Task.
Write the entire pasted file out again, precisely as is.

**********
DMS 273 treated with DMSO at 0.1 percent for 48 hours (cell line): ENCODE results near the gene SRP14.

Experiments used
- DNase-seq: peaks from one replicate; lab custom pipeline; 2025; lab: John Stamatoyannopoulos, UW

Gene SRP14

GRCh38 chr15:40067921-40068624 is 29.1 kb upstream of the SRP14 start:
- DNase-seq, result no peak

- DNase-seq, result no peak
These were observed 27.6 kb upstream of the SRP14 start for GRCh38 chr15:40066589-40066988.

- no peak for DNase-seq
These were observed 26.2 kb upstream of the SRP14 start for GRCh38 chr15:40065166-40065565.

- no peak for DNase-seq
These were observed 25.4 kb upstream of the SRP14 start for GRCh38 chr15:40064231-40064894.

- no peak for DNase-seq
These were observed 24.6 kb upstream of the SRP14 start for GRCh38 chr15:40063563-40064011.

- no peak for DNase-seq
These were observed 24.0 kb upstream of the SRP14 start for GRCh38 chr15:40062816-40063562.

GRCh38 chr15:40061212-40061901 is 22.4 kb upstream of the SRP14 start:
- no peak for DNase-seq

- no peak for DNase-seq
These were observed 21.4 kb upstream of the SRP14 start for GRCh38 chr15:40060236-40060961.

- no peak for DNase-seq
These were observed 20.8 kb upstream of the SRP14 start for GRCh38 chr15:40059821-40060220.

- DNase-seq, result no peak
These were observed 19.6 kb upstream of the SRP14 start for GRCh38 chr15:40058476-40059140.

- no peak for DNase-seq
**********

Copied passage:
DMS 273 treated with DMSO at 0.1 percent for 48 hours (cell line): ENCODE results near the gene SRP14.

Experiments used
- DNase-seq: peaks from one replicate; lab custom pipeline; 2025; lab: John Stamatoyannopoulos, UW

Gene SRP14

GRCh38 chr15:40067921-40068624 is 29.1 kb upstream of the SRP14 start:
- DNase-seq, result no peak

- DNase-seq, result no peak
These were observed 27.6 kb upstream of the SRP14 start for GRCh38 chr15:40066589-40066988.

- no peak for DNase-seq
These were observed 26.2 kb upstream of the SRP14 start for GRCh38 chr15:40065166-40065565.

- no peak for DNase-seq
These were observed 25.4 kb upstream of the SRP14 start for GRCh38 chr15:40064231-40064894.

- no peak for DNase-seq
These were observed 24.6 kb upstream of the SRP14 start for GRCh38 chr15:40063563-40064011.

- no peak for DNase-seq
These were observed 24.0 kb upstream of the SRP14 start for GRCh38 chr15:40062816-40063562.

GRCh38 chr15:40061212-40061901 is 22.4 kb upstream of the SRP14 start:
- no peak for DNase-seq

- no peak for DNase-seq
These were observed 21.4 kb upstream of the SRP14 start for GRCh38 chr15:40060236-40060961.

- no peak for DNase-seq
These were observed 20.8 kb upstream of the SRP14 start for GRCh38 chr15:40059821-40060220.

- DNase-seq, result no peak
These were observed 19.6 kb upstream of the SRP14 start for GRCh38 chr15:40058476-40059140.

- no peak for DNase-seq